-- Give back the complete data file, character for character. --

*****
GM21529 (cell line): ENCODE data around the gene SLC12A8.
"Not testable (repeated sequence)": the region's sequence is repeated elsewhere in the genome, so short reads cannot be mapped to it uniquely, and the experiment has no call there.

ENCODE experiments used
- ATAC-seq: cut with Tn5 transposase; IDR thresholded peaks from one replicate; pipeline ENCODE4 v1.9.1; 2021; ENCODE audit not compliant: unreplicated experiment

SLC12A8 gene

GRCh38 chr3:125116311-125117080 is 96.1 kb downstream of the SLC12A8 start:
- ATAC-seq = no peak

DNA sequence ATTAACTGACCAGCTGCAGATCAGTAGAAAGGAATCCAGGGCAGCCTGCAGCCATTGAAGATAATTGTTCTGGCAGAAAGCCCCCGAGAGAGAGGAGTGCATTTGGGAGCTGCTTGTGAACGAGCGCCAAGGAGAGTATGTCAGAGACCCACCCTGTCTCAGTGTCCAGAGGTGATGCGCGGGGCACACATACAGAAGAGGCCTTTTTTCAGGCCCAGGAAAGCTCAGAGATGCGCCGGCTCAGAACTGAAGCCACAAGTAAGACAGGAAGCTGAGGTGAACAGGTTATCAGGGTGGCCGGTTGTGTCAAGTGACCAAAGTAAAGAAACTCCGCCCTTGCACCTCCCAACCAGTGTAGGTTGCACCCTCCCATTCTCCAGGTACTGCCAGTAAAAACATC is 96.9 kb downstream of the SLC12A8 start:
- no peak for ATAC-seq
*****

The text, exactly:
GM21529 (cell line): ENCODE data around the gene SLC12A8.
"Not testable (repeated sequence)": the region's sequence is repeated elsewhere in the genome, so short reads cannot be mapped to it uniquely, and the experiment has no call there.

ENCODE experiments used
- ATAC-seq: cut with Tn5 transposase; IDR thresholded peaks from one replicate; pipeline ENCODE4 v1.9.1; 2021; ENCODE audit not compliant: unreplicated experiment

SLC12A8 gene

GRCh38 chr3:125116311-125117080 is 96.1 kb downstream of the SLC12A8 start:
- ATAC-seq = no peak

DNA sequence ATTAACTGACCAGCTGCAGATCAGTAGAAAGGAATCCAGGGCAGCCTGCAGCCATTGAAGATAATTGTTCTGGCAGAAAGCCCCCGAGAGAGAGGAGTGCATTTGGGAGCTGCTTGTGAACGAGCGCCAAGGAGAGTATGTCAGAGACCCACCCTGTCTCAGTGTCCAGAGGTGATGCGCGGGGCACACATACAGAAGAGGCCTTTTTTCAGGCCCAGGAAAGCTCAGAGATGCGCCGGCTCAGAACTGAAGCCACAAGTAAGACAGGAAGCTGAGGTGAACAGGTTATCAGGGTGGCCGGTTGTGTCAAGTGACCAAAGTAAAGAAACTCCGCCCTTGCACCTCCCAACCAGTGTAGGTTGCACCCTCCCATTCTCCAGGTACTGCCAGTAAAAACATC is 96.9 kb downstream of the SLC12A8 start:
- no peak for ATAC-seq